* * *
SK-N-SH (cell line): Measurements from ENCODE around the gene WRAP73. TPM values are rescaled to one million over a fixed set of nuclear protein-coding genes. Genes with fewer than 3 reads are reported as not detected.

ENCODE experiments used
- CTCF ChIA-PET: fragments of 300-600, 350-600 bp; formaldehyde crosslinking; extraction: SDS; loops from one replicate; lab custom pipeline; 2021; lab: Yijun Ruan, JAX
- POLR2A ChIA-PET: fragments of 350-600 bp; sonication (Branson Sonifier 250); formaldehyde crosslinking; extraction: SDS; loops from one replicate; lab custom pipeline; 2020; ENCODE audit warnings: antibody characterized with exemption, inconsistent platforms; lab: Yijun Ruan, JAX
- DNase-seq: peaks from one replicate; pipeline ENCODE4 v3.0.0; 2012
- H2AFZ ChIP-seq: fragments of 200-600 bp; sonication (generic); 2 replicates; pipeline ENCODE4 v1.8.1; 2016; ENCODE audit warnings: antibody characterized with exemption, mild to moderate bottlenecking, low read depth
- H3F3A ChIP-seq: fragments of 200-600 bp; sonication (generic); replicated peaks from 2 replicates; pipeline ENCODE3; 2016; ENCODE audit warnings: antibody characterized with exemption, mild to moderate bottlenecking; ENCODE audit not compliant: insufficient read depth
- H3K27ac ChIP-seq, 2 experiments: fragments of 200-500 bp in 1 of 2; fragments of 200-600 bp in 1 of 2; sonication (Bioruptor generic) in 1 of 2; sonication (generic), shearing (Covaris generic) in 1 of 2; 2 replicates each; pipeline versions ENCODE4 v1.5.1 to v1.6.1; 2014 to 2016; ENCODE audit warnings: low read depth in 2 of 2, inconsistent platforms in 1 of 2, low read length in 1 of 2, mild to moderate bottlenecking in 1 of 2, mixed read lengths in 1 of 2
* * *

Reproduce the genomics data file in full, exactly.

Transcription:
SK-N-SH (cell line): Measurements from ENCODE around the gene WRAP73. TPM values are rescaled to one million over a fixed set of nuclear protein-coding genes. Genes with fewer than 3 reads are reported as not detected.

ENCODE experiments used
- CTCF ChIA-PET: fragments of 300-600, 350-600 bp; formaldehyde crosslinking; extraction: SDS; loops from one replicate; lab custom pipeline; 2021; lab: Yijun Ruan, JAX
- POLR2A ChIA-PET: fragments of 350-600 bp; sonication (Branson Sonifier 250); formaldehyde crosslinking; extraction: SDS; loops from one replicate; lab custom pipeline; 2020; ENCODE audit warnings: antibody characterized with exemption, inconsistent platforms; lab: Yijun Ruan, JAX
- DNase-seq: peaks from one replicate; pipeline ENCODE4 v3.0.0; 2012
- H2AFZ ChIP-seq: fragments of 200-600 bp; sonication (generic); 2 replicates; pipeline ENCODE4 v1.8.1; 2016; ENCODE audit warnings: antibody characterized with exemption, mild to moderate bottlenecking, low read depth
- H3F3A ChIP-seq: fragments of 200-600 bp; sonication (generic); replicated peaks from 2 replicates; pipeline ENCODE3; 2016; ENCODE audit warnings: antibody characterized with exemption, mild to moderate bottlenecking; ENCODE audit not compliant: insufficient read depth
- H3K27ac ChIP-seq, 2 experiments: fragments of 200-500 bp in 1 of 2; fragments of 200-600 bp in 1 of 2; sonication (Bioruptor generic) in 1 of 2; sonication (generic), shearing (Covaris generic) in 1 of 2; 2 replicates each; pipeline versions ENCODE4 v1.5.1 to v1.6.1; 2014 to 2016; ENCODE audit warnings: low read depth in 2 of 2, inconsistent platforms in 1 of 2, low read length in 1 of 2, mild to moderate bottlenecking in 1 of 2, mixed read lengths in 1 of 2